# Homework Help: Summation proof

1. Jan 30, 2005

### gazzo

Hey!

Can someone please give me a hint on this :uhh:

Prove:
$$\sum_{n=1}^n i^4 = \frac{n(n+1)(2n+1)(3n^2 + 3n - 1)}{30}$$

What i've got so far:

Let $P(n)$ be the statement:
$$\sum_{n=1}^n i^4 = \frac{n(n+1)(2n+1)(3n^2 + 3n - 1)}{30}$$

Let $n=1$ we get;
$$\sum_{n=1}^1 i^4 = \frac{1(1+1)(2(1)+1)(3(1^2) + 31 - 1)}{30} = \frac{(2)(3)(5)}{30} = 1$$
Which is true.

Assume $P(n)$ is true $\forall k \ge n, k \in\mathbb{Z}$
Let $n=k+1$

Then we get:
$$P(k+1) = \sum_{n=1}^{k+1} i^4 = \bigg( \sum_{n=1}^{k} i^4 \bigg) + (k+1)^4 = \frac{k(k+1)(2k+1)(3k^2 + 3k - 1)}{30} + (k+1)^4 = \frac{1}{30} \bigg[ k(k+1)(2k+1)(3k^2+3k-1) + 30(k+1)^4 \bigg]$$

and then i tried
$$\frac{1}{30} \bigg[ k(k+1)(2k+1)(3k^2+3k-1) + 30(k+1)^4 \bigg] = \frac{k+1}{30} \bigg[ k(2k+1)(3k^2+3k-1) + 30(k+1)^3 \bigg]$$

A well as heaps of other arrangements My algebra sucks. It turns into a giant mess!
These sorts of things seem to require a lot of intuition. (or, whats that word.... practice?)

Thank you very much!

2. Jan 30, 2005

### HallsofIvy

Good! Factoring out (k+1) simplifies it. I'm afraid what you are going to have to do now is actually multiply that out:
multiply (2k)(2k+1)(3k2+ 3k- 1) multiply 30(k+1)3 and add them
Now factor that. It may help to know that you WANT (since you have already factored out (k+1) (which corresponds to the "n" in the original formula) (k+2)(2k+3)(3k2+ 9k+ 5) which correspond, respectively, to n+1, 2n+1, and 3n2+ 3n-1 with k+1 in place of n.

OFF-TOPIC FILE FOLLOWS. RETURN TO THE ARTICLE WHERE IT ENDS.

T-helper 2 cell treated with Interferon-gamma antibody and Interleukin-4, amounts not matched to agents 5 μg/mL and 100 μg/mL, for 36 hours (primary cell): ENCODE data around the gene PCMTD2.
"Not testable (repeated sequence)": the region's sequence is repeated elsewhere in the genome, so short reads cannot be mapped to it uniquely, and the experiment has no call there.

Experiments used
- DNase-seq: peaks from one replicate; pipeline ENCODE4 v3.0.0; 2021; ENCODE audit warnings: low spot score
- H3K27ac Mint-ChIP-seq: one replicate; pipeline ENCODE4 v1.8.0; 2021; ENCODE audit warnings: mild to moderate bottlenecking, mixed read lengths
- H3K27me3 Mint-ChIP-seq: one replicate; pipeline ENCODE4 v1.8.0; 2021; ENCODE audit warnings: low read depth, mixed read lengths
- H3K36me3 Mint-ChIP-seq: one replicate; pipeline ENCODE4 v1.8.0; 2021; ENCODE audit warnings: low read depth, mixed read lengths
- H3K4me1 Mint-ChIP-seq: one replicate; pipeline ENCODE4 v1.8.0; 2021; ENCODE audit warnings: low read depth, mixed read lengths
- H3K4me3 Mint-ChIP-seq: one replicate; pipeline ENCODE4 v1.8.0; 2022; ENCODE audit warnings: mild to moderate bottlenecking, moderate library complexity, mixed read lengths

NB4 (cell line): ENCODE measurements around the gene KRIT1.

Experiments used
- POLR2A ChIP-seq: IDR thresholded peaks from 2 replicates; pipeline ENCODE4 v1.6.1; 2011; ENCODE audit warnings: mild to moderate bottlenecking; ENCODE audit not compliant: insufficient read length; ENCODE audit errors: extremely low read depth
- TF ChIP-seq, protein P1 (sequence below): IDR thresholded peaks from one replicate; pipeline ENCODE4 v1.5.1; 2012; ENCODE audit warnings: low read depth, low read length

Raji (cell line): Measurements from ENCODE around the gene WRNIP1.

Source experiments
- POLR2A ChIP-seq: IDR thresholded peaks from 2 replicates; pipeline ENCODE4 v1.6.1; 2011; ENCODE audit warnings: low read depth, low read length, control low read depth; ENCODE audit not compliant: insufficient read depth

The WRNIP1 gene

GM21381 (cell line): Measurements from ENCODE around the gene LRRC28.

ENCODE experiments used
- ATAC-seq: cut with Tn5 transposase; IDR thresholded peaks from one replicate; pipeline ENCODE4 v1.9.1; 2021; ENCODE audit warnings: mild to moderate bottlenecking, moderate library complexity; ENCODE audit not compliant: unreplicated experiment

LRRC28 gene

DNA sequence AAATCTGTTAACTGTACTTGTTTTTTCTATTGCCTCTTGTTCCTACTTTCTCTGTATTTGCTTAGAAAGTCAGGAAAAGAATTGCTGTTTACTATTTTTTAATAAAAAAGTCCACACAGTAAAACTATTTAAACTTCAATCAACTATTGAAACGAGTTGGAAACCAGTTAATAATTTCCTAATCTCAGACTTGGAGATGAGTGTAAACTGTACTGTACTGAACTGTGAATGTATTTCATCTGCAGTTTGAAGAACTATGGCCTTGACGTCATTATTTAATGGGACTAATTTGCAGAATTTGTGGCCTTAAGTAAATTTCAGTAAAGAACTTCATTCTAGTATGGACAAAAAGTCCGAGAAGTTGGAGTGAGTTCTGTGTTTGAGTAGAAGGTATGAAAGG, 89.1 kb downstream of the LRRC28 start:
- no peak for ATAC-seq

3. Jan 30, 2005

### gazzo

Thanks HallsofIvy

Hmm...

$$\frac{1}{30} \bigg[ k(k+1)(2k+1)(3k^2+3k-1) + 30(k+1)^4 \bigg] = \frac{k+1}{30} \bigg[ k(2k+1)(3k^2+3k-1) + 30(k+1)^3 \bigg]$$

$$= \frac{k+1}{30} \bigg[ k(6k^3 + 6k^2 - 2k + 3k^2 + 3k - 1) + 30(k+1)^3 \bigg]$$

$$= \frac{k+1}{30} \bigg[ k(6k^3+9k^2+k-1) + 30(k+1)^3 \bigg]$$

$$= \frac{k+1}{30} \bigg[ (6k^4+9k^3+k^2-k) + 30(k+1)^3 \bigg]$$

$$= \frac{k+1}{30} \bigg[ (6k^4+9k^3+k^2-k) + 30(k+1)(k^2+2k+1) \bigg]$$

$$= \frac{k+1}{30} \bigg[ (6k^4+9k^3+k^2-k) + 30(k^3+2k^2+k+k^2+2k+1) \bigg]$$

$$= \frac{k+1}{30} \bigg[ (6k^4+9k^3+k^2-k) + (30k^3+60k^2+30k+30k^2+60k+30) \bigg]$$

$$= \frac{k+1}{30} \bigg[ (6k^4+9k^3+k^2-k) + (30k^3+90k^2+90k+30) \bigg]$$

$$= \frac{k+1}{30} \bigg[ (6k^4+9k^3+k^2-k) + (30k^3+90k^2+90k+30) \bigg]$$

$$= \frac{k+1}{30} \bigg[ 6k^4+39k^3+90k^2+90k+30 \bigg]$$

$$= \frac{k+1}{30} \bigg[ 3k(2k^3+13k^2) + 30(3k^2+3k+1) \bigg]$$

$$= \frac{k+1}{30} \bigg[ 3k(2k^3+13k^2) + 30(3k(k+1)+1) \bigg]$$

ack!

i tried getting it to look something like err at least..

$$\frac{n(n+1)(2n+1)(3n^2 + 3n - 1)}{30} = \frac{(2n^2+3n+1)(3n^2+3n-1)}{30}$$

$$= \frac{6n^4+3n^3-2n^2+9n^3+9n^2-3n+3n^2+3n-1}{30}$$

$$= \frac{6n^4+12n^3+10n^2-1}{30}$$

Which, where $n=k$ :

$$\frac{n(n+1)(2n+1)(3n^2 + 3n - 1)}{30} = \frac{(k+1)(k+2)(2k+3)(3k^2+9k+5)}{30}$$

:shy:

4. Jan 30, 2005

### Hurkyl

Staff Emeritus
It might help to multiply it out before doing anything. In other words, prove the statement in its non-factored form.

There's also a cheap trick you can use. If, for some reason, you know that the answer is a polynomial of degree 5, then you can just try 6 values of n and check you get the right answer. (given (k+1) input-output pairs, there is exactly one degree k polynomial passing through them)

5. Jan 30, 2005

### learningphysics

There's a mistake above... it should be 91k^2 and 89k.

I think Hurkyl's method of multiplying out what you're trying to prove...(k+2)(2k+3) etc... and showing that it's the same as the above polynomial is the best way.

If you want to factor your above polynomial ... then since you "expect" (k+2), and (2k+3) as factors... plug in -2 into the polynomial above to see that it goes to zero. That proves that k+2 is a factor. Also try pluggin in k=-3/2 proves that 2k+3 is a factor ince 2k+3= 2(k+3/2).

You can do polynomial division then to get the last factor.